David Cameron has said the Commons is likely to be recalled in order to consider the latest developments in the phone hacking scandal.

MPs were due to begin a six-week recess at the end of Tuesday.

But Labour have demanded an extra day’s sitting to enable MPs to debate what is said by Rupert Murdoch and Sir Paul Stephenson at committees on Tuesday.

The PM said it would be “right” to make a statement on Wednesday and answer questions “arising” from the hearings.

Pressure has been growing on the Commons to keep sitting on Wednesday as the scandal surrounding News International and the police continues to intensify.

Key meetings

Rupert Murdoch, his son James and former News International chief executive Rebekah Brooks are set to face questions on Tuesday afternoon from the Commons culture committee over what went on at the News of The World and what they knew about it.

Earlier that day, the Met Commissioner – who announced his resignation on Sunday amid allegations about the force’s relationship with former News of the World deputy editor Neil Wallis – is due to appear before the home affairs select committee.

Speaking in South Africa, where he is on a trade trip, Mr Cameron said he believed it would be appropriate for MPs to sit an extra day to discuss these developments.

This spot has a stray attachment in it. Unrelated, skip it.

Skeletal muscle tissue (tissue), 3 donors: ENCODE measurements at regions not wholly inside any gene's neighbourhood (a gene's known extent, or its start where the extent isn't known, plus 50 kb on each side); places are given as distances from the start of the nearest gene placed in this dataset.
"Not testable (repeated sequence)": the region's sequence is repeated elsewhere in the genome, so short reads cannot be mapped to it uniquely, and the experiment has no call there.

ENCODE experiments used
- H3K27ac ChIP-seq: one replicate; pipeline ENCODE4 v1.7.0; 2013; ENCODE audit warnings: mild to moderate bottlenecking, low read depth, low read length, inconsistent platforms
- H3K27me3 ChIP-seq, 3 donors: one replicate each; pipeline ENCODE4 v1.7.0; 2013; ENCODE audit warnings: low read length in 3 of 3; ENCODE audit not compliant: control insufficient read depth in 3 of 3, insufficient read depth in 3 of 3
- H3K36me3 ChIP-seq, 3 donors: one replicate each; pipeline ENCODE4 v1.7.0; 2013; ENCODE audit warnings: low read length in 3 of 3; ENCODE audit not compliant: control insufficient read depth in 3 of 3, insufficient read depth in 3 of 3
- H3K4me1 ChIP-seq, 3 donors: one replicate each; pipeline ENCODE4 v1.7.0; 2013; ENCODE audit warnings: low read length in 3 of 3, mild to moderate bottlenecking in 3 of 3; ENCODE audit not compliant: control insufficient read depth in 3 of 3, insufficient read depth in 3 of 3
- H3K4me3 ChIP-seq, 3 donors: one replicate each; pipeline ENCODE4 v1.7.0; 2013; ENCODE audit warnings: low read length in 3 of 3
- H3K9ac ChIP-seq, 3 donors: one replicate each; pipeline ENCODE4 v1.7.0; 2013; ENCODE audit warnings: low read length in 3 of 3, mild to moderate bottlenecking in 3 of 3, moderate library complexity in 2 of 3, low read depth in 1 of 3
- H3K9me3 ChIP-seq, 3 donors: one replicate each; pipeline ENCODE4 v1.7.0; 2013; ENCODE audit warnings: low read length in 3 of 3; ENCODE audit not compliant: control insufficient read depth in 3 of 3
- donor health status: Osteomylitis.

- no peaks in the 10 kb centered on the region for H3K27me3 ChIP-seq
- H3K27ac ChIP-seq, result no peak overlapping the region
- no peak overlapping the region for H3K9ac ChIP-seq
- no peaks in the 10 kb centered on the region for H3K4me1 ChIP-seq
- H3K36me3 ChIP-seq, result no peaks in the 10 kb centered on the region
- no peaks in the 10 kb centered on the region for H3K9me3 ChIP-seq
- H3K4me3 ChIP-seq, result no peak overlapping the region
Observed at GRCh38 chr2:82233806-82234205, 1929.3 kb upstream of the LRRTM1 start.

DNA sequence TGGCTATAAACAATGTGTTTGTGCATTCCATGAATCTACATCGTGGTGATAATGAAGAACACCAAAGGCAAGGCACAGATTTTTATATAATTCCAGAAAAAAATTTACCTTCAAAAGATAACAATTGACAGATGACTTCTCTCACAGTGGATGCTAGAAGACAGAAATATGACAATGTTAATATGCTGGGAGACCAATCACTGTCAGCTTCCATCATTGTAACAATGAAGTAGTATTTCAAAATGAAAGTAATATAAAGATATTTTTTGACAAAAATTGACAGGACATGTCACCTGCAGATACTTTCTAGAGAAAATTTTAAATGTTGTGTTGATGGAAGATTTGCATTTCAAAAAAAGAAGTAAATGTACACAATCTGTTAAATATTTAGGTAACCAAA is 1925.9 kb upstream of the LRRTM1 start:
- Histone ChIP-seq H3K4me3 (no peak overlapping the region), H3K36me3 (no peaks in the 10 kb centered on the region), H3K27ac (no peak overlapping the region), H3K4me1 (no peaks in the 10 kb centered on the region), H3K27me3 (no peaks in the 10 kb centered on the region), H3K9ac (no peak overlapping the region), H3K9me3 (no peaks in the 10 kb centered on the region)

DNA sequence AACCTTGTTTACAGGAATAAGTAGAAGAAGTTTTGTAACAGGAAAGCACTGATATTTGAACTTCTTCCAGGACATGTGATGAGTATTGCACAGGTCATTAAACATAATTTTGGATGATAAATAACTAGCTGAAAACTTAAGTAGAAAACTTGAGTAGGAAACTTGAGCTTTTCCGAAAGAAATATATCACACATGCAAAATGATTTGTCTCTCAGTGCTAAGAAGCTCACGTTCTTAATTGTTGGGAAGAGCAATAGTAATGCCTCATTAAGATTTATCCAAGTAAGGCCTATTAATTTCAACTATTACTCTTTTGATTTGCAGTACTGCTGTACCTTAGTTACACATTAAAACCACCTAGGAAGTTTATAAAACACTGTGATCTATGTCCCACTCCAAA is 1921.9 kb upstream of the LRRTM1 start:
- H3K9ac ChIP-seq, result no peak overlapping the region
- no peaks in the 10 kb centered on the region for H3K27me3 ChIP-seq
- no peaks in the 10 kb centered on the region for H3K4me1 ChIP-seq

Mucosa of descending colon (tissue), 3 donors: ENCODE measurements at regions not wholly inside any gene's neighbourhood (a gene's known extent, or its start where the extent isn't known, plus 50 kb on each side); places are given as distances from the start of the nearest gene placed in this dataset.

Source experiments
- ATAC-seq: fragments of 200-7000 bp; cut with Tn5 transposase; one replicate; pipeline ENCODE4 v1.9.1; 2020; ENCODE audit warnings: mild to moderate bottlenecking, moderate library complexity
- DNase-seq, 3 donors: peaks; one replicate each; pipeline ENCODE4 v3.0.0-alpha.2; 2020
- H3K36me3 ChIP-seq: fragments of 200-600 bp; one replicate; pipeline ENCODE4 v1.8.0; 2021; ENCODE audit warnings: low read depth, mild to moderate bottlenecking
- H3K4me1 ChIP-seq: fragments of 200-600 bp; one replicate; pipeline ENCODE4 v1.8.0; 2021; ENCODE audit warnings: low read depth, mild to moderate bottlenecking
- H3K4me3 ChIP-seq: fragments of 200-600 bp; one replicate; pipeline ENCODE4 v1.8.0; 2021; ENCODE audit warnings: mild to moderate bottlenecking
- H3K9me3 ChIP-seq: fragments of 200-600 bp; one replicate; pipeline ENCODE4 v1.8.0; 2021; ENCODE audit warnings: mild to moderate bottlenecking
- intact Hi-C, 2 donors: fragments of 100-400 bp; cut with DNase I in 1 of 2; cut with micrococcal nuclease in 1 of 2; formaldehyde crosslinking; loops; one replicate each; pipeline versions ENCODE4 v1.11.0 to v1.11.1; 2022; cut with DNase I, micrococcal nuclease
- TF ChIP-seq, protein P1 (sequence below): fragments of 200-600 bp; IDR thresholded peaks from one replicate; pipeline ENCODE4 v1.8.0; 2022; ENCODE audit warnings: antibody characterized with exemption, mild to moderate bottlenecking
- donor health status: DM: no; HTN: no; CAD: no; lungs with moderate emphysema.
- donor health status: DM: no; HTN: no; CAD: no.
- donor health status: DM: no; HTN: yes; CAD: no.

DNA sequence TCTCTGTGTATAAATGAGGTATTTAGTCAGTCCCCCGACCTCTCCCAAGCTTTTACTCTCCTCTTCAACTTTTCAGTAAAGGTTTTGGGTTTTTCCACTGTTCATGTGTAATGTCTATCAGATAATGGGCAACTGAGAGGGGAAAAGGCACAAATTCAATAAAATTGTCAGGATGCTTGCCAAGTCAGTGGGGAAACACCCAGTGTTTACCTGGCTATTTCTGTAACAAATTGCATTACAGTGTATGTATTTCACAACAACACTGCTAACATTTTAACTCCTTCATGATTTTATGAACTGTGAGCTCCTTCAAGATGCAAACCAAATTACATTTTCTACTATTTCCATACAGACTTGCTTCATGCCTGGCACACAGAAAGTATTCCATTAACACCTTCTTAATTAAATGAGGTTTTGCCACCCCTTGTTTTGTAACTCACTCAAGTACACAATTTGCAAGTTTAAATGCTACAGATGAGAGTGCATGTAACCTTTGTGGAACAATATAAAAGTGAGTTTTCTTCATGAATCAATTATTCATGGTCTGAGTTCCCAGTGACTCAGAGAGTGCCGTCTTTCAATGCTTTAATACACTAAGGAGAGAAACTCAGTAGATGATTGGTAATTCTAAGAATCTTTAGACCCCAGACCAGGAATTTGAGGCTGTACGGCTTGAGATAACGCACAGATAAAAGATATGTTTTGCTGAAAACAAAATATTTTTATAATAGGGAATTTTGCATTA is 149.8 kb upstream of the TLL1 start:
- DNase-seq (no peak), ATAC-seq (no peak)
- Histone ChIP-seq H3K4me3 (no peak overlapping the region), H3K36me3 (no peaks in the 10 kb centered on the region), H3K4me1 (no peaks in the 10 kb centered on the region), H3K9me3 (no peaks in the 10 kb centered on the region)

It is up to the Commons Speaker John Bercow to decide whether to extend the Commons sitting.

Downing Street said they did not expect there to be a session of Prime Minister’s Questions – which normally takes place on a Wednesday – but that the prime minister will make a statement on phone hacking and take questions from MPs afterwards.

‘Fleeing the country’

Mr Cameron has faced criticism for the timing of his trip to Africa, one Conservative backbencher suggesting that it appeared he was “fleeing the country”.

But the prime minister defended his decision saying: “It is important for the prime minister to get out there with British business at a time when we need investment and growth and jobs back at home.”

“It is a good thing to do and I am going to press ahead with that,” he added.

And he said he had been in touch with Home Secretary Theresa May and other key figures to discuss the latest developments.

“Just because you are travelling to Africa does not mean you suddenly lose contact with your office.

Mr Cameron was also quizzed about Sir Paul Stephenson’s resignation – and the reference in his resignation statement to the prime minister’s close relationship with the News of the World’s former editor, Andy Coulson.

He rejected suggestions that there was any similarity between Neil Wallis being employed by Scotland Yard and Mr Coulson working in Downing Street.

“The situation in the Metropolitan Police Service is really quite different to the situation in the government, not least because the issues that the Metropolitan Police are looking at, the issues around them, have had a direct bearing on public confidence into the police inquiry into the News of the World and indeed into the police themselves.”

Source: BBC News

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